Part 3: MS and Genetics “A Conversation with You”

I posed a question in an MS forum that I frequent, “Would you like more information about MS and Genetics posted on my blog?” and the answer was a resounding, yes! There were 73 comments in total but the one that ultimately convinced me to post this was from a young woman who is 29, has MS and because of the uncertainty in regards to the Genetic research, is struggling with whether or not to have children.

I can only say: I am so sorry for your angst. I did not have the time to agonize over MS or genetics as one child was already here and I sat pregnant with the other when the diagnosis was given. I am grateful for that…just as I am grateful for being told that same day, that MS carried no threat to my children genetically.

Many years have passed since my diagnosis and many things have changed. There were no drugs available then. I had to be put on a waiting list for the first disease modifying drug that was being approved. Now there are several disease modifying drugs to choose from. And with just a little faltering, I have been on one of them the entire time. As a parent (and a partner in this with my husband) I felt a huge responsibility to do “my part” to fight this thing with all that was available to me. To keep it at bay for as long as possible, preserving my nervous system until something was discovered! Now there is stem cell research, and just as I am truly beginning to tire of the injections, oral medications are becoming available. There is much to be hopeful for.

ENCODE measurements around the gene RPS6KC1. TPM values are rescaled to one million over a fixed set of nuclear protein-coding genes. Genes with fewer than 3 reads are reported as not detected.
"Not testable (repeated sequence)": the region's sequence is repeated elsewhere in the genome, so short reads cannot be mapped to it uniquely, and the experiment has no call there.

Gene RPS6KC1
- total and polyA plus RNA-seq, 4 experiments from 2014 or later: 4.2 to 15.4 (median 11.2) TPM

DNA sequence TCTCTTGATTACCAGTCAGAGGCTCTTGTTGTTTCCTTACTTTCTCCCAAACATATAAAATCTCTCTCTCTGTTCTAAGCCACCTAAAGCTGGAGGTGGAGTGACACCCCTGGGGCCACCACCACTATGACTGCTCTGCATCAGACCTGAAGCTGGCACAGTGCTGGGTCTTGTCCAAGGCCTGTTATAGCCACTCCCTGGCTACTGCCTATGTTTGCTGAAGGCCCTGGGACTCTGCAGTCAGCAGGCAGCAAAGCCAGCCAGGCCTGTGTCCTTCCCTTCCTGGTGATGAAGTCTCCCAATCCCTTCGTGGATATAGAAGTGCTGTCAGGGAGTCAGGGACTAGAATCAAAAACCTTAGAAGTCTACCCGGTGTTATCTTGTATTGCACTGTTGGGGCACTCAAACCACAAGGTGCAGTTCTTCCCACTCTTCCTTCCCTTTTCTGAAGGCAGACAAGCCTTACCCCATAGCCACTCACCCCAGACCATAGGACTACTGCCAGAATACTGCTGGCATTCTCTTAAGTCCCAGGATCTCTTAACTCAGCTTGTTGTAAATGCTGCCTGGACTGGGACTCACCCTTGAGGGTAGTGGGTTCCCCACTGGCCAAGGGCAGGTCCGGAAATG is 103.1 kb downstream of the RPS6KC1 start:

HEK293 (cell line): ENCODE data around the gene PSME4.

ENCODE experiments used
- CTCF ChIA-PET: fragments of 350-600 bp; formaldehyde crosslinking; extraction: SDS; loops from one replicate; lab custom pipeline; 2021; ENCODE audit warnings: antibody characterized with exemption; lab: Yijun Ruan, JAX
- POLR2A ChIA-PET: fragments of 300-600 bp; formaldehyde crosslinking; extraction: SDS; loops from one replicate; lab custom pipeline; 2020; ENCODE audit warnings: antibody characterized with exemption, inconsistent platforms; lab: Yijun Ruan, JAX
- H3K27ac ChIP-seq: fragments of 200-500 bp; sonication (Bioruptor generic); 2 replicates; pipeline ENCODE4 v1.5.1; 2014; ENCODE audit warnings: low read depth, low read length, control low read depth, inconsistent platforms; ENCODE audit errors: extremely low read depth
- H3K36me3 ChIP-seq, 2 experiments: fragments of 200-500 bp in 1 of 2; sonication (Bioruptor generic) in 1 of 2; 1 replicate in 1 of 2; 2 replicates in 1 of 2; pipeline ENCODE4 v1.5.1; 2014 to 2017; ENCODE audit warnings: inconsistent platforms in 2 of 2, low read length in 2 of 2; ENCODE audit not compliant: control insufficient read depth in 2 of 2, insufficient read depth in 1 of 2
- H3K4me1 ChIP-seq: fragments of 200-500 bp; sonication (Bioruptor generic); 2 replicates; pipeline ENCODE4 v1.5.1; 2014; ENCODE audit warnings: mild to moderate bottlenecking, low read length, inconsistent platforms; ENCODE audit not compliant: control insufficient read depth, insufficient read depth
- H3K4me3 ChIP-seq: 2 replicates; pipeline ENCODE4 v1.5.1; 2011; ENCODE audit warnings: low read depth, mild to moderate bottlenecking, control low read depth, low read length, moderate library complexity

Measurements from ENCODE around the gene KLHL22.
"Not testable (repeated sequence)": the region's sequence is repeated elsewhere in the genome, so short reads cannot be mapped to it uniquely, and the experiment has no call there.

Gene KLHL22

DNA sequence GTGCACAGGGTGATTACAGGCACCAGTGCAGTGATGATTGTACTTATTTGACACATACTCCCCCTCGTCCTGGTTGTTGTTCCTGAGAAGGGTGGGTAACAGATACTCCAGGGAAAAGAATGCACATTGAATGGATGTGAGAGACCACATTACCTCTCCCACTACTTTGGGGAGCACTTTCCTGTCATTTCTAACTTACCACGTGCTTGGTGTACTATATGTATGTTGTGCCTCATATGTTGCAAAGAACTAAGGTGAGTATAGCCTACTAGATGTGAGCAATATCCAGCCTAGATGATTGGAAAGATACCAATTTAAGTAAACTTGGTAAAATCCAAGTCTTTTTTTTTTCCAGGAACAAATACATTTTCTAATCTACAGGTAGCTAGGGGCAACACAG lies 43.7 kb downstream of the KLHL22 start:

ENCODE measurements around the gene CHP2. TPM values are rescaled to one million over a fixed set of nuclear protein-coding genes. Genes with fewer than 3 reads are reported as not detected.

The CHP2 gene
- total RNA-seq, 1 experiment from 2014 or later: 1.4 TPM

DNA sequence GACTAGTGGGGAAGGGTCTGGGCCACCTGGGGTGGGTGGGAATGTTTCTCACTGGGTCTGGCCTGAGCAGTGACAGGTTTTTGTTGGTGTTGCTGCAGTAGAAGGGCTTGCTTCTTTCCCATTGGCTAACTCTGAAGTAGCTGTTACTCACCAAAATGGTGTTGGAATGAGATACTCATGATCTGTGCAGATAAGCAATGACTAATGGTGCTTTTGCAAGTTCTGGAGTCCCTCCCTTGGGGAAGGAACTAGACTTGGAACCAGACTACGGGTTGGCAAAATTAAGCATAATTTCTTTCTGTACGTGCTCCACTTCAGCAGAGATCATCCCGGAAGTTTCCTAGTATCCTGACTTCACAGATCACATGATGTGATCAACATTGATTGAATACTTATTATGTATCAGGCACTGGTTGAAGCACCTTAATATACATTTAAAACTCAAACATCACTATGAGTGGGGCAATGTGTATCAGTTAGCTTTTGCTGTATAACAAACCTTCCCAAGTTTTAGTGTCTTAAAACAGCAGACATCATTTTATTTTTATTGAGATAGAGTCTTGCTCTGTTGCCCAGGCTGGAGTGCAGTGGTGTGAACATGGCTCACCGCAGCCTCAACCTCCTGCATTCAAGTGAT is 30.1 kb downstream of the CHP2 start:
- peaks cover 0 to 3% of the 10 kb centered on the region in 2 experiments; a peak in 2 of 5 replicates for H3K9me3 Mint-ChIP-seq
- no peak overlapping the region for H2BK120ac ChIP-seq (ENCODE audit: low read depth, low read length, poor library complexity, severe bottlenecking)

That baby, the one with all of my MS tainted genes, got my good ones too, and her Dad’s as well. Be very selective when you chose the Dad! He could bring genes a lot worse than MS. So far she’s been a girl scout, an Honor student and a Drum Major, now she’s in college. When I start to walk “drunk” she’s at my side in seconds holding my hand to steady me and we always laugh.  Imagine that, my teenage daughter holding my hand…in public!

Yes…I am sorry for your angst, but I am happy for your out look. Your unborn baby’s future is bright.

Maybe she’ll even hold your hand.

 

 

 

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Filed under MS and Family, MS and Genetics, MS Drugs

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